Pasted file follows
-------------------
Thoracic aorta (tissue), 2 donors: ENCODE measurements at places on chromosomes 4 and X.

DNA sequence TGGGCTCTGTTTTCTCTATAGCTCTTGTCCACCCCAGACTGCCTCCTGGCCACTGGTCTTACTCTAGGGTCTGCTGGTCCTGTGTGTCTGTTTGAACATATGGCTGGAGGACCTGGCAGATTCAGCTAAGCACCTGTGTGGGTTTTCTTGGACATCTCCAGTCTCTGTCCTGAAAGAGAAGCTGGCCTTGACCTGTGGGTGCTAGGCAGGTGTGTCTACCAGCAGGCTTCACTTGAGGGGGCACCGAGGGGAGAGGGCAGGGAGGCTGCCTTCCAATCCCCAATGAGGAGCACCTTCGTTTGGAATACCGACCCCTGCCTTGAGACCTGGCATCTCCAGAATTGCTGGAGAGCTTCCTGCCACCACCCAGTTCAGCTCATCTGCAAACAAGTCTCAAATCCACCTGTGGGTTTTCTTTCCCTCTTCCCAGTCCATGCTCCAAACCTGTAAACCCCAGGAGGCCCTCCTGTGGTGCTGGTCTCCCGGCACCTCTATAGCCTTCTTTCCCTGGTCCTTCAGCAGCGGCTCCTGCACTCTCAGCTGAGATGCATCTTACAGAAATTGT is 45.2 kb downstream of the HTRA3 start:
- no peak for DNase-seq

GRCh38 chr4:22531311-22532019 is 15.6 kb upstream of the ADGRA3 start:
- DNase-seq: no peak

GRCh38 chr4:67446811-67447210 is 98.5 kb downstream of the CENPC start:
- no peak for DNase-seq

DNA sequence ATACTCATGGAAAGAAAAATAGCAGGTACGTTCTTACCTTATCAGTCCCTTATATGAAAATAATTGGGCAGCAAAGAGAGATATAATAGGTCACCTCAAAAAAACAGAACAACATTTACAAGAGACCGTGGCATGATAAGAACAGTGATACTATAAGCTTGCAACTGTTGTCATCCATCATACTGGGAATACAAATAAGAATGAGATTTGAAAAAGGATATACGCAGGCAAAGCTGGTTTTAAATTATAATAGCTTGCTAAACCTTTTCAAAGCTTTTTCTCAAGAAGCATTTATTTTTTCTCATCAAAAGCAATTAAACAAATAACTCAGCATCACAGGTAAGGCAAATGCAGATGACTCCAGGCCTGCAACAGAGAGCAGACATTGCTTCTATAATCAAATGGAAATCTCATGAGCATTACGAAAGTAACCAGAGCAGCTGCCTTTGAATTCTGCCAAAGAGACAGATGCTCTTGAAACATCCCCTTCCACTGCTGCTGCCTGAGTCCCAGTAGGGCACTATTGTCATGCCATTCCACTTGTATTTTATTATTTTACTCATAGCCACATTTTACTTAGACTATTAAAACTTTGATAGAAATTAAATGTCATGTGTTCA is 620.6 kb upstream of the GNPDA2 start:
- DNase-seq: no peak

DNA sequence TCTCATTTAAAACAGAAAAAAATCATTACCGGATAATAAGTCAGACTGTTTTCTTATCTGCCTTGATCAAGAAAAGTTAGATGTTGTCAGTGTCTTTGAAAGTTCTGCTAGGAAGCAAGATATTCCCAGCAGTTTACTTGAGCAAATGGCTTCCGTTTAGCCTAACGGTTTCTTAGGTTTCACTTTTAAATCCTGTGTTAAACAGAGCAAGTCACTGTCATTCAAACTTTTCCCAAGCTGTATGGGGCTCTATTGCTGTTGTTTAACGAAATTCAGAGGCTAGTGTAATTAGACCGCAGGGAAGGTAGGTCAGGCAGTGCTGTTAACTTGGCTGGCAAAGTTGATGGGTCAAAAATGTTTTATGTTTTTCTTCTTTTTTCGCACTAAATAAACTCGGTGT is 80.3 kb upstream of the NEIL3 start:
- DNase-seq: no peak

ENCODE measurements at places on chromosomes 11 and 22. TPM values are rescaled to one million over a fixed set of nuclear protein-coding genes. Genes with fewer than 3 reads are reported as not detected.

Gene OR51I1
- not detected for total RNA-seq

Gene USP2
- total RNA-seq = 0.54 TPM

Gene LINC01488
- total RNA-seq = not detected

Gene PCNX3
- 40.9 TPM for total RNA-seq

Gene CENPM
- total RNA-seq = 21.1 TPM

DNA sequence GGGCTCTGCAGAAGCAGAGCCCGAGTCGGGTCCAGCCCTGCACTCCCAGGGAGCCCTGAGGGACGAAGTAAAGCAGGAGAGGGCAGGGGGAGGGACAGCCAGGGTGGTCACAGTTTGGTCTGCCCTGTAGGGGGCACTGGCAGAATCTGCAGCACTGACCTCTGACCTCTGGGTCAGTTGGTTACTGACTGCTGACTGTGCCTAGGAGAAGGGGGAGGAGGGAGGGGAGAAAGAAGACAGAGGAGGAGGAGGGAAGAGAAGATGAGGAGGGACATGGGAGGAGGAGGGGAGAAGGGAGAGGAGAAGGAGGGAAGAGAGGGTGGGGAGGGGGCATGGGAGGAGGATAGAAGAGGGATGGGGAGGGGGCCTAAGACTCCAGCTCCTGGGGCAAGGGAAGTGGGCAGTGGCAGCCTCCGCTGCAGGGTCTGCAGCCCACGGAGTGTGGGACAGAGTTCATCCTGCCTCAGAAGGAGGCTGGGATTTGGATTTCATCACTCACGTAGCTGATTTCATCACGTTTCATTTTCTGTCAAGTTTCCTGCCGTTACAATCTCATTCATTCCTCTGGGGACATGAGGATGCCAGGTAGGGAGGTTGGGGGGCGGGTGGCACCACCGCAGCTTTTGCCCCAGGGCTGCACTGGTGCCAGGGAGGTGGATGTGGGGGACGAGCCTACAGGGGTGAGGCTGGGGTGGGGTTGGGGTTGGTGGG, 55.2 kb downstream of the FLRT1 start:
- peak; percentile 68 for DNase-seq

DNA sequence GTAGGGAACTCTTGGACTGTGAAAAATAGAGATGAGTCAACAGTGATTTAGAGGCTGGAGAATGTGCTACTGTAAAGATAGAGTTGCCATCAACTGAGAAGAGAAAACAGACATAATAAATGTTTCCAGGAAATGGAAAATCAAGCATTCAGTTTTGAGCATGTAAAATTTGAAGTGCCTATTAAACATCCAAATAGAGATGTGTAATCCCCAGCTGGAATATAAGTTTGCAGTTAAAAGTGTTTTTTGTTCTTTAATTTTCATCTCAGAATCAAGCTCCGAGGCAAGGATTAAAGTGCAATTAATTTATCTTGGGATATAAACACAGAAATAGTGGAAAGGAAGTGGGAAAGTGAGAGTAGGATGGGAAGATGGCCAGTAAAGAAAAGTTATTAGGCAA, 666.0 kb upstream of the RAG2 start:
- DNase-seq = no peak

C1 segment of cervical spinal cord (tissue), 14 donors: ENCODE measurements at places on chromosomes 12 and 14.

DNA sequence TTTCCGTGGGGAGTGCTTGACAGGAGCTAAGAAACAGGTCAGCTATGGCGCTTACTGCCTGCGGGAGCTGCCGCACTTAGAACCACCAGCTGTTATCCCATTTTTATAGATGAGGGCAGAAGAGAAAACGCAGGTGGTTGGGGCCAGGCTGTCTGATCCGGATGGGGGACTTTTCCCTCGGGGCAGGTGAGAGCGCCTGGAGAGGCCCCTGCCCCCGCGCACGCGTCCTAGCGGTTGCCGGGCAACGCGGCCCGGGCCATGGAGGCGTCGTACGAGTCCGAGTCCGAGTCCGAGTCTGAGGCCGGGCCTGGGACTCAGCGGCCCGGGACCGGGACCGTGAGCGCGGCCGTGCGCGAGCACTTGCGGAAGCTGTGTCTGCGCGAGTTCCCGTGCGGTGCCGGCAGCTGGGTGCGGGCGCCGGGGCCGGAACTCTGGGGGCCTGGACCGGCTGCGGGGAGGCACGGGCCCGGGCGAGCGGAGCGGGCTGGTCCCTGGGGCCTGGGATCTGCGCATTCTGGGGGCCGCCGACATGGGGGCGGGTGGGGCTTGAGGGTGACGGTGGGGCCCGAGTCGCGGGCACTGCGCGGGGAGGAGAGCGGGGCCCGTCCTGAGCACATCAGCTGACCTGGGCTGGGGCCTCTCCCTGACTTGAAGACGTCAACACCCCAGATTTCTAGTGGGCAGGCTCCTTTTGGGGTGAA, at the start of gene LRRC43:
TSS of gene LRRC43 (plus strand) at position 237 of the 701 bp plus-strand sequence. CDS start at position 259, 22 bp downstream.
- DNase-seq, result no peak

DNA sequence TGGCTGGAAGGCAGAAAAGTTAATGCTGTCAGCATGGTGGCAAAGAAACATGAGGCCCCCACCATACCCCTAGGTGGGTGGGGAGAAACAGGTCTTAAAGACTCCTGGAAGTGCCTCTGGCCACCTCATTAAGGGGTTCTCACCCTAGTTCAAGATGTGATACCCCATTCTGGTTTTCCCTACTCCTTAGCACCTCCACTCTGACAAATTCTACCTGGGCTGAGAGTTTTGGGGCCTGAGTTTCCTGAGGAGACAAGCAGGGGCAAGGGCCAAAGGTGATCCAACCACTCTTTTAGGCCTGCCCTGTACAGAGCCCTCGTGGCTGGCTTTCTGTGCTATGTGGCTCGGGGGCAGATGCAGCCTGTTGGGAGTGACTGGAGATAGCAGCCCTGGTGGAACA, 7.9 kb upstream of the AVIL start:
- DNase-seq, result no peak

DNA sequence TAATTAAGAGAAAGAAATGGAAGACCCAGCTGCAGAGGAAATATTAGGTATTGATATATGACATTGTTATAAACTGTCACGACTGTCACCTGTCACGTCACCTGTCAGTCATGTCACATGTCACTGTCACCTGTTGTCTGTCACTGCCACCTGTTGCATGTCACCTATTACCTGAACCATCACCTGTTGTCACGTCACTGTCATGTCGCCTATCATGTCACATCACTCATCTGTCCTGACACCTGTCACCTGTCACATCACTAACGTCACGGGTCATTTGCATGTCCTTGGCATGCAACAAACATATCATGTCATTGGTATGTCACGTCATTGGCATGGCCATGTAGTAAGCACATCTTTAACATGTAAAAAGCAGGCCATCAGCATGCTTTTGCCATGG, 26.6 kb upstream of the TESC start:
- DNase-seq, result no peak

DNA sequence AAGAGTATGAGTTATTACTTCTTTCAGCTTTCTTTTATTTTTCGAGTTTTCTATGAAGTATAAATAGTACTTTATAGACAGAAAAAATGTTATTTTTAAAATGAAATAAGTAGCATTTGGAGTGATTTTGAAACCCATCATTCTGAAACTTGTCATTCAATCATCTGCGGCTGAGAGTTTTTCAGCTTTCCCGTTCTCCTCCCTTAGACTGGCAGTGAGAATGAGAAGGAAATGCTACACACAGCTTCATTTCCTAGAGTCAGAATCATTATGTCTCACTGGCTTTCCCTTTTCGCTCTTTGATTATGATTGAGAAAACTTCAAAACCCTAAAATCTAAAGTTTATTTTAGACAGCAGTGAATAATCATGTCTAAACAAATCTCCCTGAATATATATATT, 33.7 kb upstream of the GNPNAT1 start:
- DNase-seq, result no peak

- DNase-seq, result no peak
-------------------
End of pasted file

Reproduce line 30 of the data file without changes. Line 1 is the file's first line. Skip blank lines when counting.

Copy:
- DNase-seq, result no peak